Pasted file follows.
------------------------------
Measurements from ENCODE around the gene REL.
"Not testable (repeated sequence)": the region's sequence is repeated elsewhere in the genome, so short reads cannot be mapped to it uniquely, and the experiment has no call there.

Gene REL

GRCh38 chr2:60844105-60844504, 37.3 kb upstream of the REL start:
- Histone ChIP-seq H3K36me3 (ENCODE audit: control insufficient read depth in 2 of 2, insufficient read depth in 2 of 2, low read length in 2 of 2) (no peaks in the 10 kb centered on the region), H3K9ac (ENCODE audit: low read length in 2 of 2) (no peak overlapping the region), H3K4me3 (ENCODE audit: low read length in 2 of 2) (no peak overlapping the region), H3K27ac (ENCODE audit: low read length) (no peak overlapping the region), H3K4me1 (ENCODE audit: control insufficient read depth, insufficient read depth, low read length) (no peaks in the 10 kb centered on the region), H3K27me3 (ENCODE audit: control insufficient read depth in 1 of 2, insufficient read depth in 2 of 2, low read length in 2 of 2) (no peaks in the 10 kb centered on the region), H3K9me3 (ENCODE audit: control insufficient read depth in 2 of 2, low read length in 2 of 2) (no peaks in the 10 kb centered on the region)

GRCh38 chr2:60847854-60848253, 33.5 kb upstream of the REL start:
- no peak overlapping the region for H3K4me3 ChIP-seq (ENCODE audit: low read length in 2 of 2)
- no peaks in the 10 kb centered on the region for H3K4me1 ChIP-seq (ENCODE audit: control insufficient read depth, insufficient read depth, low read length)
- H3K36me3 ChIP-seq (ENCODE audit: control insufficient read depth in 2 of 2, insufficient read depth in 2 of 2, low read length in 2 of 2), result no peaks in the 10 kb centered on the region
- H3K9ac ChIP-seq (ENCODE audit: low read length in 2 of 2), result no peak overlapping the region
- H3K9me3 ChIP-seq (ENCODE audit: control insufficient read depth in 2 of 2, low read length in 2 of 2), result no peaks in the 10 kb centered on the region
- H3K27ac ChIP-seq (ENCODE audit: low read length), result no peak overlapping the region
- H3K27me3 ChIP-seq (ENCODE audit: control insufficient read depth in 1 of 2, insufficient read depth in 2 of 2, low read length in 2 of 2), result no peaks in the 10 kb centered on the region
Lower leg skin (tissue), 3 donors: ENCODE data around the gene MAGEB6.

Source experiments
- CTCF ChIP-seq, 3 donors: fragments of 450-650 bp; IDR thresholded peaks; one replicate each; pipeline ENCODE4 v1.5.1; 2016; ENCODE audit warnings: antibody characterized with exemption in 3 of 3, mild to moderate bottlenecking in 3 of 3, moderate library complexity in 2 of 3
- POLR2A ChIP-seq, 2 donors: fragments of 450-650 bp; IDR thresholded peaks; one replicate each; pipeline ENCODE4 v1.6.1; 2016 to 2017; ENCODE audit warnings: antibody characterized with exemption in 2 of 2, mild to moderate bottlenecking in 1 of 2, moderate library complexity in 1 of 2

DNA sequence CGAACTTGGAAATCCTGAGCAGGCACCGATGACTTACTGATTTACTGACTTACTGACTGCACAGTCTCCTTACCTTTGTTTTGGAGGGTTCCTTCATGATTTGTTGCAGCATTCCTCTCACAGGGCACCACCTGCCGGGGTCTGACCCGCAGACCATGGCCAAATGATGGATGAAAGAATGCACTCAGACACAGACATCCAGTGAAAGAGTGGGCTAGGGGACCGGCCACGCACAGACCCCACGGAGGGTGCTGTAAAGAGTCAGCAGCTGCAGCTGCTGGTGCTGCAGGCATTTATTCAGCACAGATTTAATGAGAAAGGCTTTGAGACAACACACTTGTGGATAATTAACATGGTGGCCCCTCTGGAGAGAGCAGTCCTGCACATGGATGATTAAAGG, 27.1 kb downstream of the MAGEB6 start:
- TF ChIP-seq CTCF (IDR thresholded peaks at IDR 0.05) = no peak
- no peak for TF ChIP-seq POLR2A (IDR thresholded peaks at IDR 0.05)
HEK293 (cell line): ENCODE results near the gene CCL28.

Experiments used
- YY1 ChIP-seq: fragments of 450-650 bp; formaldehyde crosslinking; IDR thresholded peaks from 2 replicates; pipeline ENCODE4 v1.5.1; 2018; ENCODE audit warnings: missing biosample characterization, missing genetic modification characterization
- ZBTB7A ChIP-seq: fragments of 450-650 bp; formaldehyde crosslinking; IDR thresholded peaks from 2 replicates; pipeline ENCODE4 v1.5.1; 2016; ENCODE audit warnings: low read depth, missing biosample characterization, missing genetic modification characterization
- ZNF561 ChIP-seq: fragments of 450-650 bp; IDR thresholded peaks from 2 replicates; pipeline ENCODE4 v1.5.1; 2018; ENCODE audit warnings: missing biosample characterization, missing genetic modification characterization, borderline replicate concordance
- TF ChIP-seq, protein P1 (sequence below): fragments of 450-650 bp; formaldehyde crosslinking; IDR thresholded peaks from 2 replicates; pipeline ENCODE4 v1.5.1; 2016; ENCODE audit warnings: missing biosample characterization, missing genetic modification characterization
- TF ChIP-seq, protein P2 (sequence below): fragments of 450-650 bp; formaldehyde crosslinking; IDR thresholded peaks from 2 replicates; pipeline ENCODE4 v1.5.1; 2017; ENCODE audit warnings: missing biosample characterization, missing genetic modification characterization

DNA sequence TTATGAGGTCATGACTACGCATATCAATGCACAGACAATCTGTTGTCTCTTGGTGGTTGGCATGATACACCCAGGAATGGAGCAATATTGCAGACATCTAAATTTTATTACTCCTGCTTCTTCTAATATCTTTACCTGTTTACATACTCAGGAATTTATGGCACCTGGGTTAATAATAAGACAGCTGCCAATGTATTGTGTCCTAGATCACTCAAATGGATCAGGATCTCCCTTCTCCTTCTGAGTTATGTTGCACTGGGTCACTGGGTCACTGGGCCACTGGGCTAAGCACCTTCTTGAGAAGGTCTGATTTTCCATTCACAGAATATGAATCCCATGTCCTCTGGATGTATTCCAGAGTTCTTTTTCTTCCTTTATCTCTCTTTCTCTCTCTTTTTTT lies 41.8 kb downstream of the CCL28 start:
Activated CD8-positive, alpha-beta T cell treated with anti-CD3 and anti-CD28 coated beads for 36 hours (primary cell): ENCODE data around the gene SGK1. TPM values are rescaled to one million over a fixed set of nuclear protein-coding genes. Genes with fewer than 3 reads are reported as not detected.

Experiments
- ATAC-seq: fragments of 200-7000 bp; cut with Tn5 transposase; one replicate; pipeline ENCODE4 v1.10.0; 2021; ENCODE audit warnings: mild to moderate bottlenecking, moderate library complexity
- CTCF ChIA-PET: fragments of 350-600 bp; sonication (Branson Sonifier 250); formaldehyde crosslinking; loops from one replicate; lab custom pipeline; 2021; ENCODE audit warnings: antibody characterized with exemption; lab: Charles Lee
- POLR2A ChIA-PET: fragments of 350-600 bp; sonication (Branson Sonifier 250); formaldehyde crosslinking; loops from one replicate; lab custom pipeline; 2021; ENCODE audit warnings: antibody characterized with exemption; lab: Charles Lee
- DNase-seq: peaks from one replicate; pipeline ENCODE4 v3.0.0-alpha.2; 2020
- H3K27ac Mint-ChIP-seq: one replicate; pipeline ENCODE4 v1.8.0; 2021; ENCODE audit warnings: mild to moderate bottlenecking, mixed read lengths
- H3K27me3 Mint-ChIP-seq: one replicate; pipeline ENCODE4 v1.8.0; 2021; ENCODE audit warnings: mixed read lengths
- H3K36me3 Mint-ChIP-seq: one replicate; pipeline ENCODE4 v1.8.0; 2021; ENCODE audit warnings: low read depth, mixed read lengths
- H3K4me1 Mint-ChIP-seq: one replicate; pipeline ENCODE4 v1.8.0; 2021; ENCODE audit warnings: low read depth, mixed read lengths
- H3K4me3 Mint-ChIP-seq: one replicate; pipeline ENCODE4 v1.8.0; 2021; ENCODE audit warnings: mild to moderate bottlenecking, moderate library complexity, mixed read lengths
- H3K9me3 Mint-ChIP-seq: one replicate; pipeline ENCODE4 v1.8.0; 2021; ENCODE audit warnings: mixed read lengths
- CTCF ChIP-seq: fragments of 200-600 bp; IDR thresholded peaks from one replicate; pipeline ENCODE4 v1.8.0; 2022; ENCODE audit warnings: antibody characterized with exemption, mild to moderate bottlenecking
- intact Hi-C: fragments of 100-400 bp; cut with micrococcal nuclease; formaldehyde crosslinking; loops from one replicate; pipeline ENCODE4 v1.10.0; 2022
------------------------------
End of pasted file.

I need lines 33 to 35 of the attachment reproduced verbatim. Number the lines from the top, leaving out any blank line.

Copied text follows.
- POLR2A ChIA-PET: fragments of 350-600 bp; sonication (Branson Sonifier 250); formaldehyde crosslinking; loops from one replicate; lab custom pipeline; 2021; ENCODE audit warnings: antibody characterized with exemption; lab: Charles Lee
- DNase-seq: peaks from one replicate; pipeline ENCODE4 v3.0.0-alpha.2; 2020
- H3K27ac Mint-ChIP-seq: one replicate; pipeline ENCODE4 v1.8.0; 2021; ENCODE audit warnings: mild to moderate bottlenecking, mixed read lengths